34. 37. SELF-CARE <ul><li>Follow the physician’s recommendations for preventing and treating breast tenderness. </li></ul><ul><li>Learn how to examine the breasts after the menstrual period every month. </li></ul>
    35. 38. <ul><li>Nipple discharge is any kind of fluid that comes out of the nipple. </li></ul><ul><li>Nipples contain tiny openings through which fluid can pass. </li></ul><ul><li>Although most nipple discharge is not serious, any discharge should be evaluated. </li></ul><ul><li>The color and consistency of the discharge will help in diagnosis. </li></ul>NIPPLE DISCHARGE
    36. 39. <ul><li>A clear, straw-colored discharge sometimes develops in early pregnancy. </li></ul><ul><li>A whitish or greenish discharge occurring in nonpregnant women is galactorrhea – cause – birth control pills, hormone imbalance, pituitary tumor, or cyst under the areola. </li></ul><ul><li>Pus discharge indicates a breast infection. </li></ul>
    37. 40. DIAGNOSIS <ul><li>No menstrual periods </li></ul><ul><li>Headaches </li></ul><ul><li>Visual problems. </li></ul><ul><li>Lab tests of the discharge </li></ul><ul><li>Blood tests </li></ul><ul><li>Mammogram (x-ray of the breasts) </li></ul><ul><li>Ultrasound scan of the breasts </li></ul><ul><li>CT scan of the brain. </li></ul>
    38. 41. TREATMENT <ul><li>Surgery </li></ul><ul><li>Radiation therapy </li></ul><ul><li>Chemotherapy. </li></ul>
    39. 43. <ul><li>Galactorrhea is a milklike discharge of fluid from the breast nipples. </li></ul><ul><li>Usually the discharge is from both breasts rather than just one. </li></ul><ul><li>A discharge like this is called galactorrhea unless pregnant or breast-feeding. </li></ul><ul><li>Galactorrhea usually occurs when the body produces too much prolactin. Prolactin is a hormone produced by the pituitary gland. Normally, prolactin helps a woman make milk when she has a baby. </li></ul>GALACTORRHEA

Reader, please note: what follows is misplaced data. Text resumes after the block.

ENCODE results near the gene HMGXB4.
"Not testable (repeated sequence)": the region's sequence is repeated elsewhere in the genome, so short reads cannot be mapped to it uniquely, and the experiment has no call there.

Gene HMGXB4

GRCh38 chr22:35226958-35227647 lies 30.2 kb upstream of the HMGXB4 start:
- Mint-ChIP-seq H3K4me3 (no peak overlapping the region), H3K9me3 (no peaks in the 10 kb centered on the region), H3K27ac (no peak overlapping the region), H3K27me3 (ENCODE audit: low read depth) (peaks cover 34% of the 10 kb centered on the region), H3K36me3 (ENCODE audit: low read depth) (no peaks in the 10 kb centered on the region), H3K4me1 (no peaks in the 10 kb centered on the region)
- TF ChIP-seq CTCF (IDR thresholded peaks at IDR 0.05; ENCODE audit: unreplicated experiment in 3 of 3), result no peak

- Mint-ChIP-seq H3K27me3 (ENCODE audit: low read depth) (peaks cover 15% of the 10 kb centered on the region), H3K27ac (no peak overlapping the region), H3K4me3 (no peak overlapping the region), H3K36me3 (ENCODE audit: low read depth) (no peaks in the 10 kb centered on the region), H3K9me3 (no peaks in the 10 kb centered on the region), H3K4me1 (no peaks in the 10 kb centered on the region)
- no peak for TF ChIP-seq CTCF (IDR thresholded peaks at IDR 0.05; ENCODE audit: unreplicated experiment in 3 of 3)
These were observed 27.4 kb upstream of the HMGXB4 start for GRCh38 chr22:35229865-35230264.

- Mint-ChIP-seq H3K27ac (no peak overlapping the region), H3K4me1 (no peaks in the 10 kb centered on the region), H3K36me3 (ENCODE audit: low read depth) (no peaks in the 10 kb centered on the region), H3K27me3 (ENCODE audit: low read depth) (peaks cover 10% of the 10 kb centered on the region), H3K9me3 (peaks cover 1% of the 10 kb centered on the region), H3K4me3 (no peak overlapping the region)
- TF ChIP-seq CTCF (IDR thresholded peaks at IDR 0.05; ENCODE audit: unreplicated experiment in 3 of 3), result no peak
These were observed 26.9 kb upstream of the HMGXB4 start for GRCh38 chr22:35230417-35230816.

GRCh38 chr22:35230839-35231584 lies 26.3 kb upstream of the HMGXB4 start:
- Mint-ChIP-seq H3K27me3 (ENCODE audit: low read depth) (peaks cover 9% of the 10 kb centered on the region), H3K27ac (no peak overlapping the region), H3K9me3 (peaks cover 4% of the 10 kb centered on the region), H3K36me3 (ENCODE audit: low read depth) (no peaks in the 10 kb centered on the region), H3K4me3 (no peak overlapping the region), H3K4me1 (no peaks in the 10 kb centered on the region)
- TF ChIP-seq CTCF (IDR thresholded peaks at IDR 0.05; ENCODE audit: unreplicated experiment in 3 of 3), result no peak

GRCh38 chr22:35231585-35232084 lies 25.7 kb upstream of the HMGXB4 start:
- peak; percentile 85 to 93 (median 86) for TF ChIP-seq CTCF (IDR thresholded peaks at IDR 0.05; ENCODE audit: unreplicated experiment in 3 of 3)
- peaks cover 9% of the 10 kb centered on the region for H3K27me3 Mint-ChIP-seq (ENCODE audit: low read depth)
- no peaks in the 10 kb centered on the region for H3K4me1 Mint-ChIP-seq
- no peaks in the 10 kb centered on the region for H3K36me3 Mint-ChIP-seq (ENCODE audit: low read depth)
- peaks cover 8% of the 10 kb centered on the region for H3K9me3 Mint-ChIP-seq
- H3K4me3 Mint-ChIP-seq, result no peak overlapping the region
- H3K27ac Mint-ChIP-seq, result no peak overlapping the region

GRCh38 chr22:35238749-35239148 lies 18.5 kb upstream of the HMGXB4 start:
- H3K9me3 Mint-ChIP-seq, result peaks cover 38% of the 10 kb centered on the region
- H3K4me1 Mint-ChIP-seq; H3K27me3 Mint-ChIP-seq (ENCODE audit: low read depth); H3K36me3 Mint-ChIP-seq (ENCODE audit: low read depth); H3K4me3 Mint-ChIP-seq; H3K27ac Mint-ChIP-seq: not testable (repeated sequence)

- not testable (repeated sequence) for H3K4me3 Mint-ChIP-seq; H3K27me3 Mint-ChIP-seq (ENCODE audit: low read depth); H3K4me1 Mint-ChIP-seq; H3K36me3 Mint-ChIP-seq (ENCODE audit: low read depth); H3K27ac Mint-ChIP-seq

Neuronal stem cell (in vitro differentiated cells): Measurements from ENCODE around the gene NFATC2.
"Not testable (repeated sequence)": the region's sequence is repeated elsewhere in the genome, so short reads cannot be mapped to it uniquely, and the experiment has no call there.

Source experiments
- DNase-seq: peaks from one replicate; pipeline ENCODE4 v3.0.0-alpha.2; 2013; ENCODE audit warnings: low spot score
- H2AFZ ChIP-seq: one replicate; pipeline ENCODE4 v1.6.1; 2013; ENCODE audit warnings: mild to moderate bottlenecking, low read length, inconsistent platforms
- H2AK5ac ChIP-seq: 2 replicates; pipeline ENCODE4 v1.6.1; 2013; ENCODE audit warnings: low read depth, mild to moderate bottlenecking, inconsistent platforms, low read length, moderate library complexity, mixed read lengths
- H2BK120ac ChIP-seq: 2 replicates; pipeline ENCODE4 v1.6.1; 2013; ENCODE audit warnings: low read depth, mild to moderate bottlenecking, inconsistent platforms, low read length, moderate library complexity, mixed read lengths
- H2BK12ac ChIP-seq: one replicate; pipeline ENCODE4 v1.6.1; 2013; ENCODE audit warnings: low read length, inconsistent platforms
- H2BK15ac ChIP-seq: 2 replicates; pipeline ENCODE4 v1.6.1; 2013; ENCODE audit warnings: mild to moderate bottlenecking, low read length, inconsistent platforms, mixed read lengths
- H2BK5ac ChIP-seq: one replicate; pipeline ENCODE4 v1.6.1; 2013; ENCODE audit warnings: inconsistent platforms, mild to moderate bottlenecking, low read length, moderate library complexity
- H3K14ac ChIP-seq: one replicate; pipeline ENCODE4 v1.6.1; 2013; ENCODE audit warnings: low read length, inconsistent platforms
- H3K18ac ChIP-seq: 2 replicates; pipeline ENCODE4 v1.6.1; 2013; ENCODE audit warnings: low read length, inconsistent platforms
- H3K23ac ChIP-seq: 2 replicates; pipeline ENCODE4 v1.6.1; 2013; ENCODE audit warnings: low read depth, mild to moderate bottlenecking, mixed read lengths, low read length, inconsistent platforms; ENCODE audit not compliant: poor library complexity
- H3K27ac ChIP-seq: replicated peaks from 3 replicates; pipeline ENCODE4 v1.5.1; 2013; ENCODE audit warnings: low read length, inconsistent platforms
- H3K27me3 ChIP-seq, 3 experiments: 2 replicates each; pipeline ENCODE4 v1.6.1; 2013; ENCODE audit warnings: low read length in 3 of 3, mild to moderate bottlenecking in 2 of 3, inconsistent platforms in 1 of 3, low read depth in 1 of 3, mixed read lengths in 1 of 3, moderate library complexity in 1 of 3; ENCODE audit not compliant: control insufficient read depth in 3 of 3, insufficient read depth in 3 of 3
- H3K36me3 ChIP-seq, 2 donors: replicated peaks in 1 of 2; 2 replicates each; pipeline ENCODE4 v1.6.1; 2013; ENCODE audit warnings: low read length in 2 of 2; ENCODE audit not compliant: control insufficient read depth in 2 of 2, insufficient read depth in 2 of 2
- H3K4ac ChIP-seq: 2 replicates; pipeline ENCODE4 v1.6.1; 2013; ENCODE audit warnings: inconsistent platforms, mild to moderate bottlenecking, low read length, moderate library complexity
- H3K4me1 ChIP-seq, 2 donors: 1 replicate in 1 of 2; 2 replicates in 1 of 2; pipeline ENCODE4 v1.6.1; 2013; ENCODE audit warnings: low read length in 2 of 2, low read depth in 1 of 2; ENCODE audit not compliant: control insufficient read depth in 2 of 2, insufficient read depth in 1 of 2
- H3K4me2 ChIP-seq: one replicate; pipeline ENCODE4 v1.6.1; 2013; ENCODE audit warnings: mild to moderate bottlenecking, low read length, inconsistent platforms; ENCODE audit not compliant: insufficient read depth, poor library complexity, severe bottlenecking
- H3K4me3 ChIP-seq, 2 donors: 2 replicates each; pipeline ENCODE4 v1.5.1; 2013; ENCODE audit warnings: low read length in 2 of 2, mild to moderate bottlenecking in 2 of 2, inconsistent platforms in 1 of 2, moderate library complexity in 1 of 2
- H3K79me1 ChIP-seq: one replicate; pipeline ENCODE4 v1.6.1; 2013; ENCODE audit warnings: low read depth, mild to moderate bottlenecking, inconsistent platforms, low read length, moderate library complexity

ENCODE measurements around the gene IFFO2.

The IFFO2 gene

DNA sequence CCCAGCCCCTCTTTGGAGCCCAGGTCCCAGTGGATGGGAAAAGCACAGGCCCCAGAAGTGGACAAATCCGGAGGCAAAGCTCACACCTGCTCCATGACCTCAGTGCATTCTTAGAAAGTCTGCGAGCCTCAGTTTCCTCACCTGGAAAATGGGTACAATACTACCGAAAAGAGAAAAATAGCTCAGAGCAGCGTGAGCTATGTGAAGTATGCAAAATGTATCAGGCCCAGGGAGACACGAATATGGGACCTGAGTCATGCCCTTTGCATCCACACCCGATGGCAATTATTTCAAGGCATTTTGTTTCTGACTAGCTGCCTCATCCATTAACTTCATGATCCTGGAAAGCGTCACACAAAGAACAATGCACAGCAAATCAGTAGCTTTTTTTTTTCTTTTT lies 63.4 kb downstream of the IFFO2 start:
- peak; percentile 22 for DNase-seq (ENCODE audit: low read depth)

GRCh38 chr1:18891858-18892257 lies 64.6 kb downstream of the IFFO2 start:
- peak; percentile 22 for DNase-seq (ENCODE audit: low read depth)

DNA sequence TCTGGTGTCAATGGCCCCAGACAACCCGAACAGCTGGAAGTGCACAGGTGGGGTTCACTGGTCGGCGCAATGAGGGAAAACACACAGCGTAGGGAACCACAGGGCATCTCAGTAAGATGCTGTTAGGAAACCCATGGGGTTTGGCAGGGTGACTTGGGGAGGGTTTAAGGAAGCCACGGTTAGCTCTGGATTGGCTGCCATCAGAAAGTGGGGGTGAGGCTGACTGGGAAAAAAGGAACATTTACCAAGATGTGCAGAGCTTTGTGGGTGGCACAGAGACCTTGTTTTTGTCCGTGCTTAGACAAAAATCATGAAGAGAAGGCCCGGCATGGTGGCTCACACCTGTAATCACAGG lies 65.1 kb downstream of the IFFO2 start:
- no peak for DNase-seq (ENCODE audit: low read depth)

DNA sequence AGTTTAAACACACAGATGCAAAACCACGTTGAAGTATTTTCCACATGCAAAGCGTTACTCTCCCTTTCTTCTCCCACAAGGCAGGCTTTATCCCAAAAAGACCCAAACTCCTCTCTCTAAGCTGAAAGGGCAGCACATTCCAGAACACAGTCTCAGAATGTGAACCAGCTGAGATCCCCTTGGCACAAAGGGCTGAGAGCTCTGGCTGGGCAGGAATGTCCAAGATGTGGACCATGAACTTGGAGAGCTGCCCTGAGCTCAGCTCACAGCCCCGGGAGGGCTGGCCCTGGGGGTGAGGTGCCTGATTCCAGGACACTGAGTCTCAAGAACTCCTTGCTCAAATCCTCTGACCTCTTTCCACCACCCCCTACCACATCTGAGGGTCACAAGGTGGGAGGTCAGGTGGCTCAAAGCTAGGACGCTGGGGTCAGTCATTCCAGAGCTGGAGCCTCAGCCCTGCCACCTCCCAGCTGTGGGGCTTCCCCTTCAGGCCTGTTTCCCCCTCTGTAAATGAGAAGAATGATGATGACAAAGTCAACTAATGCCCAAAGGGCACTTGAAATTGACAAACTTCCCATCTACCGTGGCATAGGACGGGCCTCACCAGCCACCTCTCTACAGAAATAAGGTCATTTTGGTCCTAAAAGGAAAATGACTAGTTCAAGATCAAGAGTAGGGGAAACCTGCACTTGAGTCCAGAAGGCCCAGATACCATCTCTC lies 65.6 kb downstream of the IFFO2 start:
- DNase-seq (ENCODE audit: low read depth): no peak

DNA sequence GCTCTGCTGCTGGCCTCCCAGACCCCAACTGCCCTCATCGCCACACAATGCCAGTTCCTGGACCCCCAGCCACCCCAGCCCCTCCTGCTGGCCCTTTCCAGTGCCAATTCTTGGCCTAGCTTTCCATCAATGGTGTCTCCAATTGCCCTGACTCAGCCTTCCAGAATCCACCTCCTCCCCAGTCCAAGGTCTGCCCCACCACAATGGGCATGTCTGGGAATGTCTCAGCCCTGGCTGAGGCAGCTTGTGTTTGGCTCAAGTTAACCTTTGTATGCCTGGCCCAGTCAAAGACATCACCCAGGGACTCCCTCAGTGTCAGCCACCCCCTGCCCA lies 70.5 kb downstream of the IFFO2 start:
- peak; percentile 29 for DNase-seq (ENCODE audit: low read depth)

40. 44. ETIOLOGY <ul><li>Birth control pills and other medicines </li></ul><ul><li>Underactive thyroid gland </li></ul><ul><li>Problems with the pituitary gland </li></ul><ul><li>Some brain diseases, such as meningitis </li></ul><ul><li>Cyst under the darkened area around the nipple (galactocele) </li></ul><ul><li>Shingles caused by the chickenpox virus in the chest wall </li></ul><ul><li>Surgery on the chest </li></ul><ul><li>Other medical problems – kidney failure, liver disease, sarcoidosis, or Cushing's disease. </li></ul>
    41. 45. DIAGNOSIS <ul><li>Medical history – stopped having menstrual periods, having trouble getting pregnant, or having headaches or vision problems. OTC medicines if any. Sample of the discharge may be tested in the lab. </li></ul><ul><li>Blood tests </li></ul><ul><li>Mammogram (x-ray of the breasts) </li></ul><ul><li>Ultrasound scan of the breasts </li></ul><ul><li>CT scan of the brain to look at the pituitary gland. </li></ul>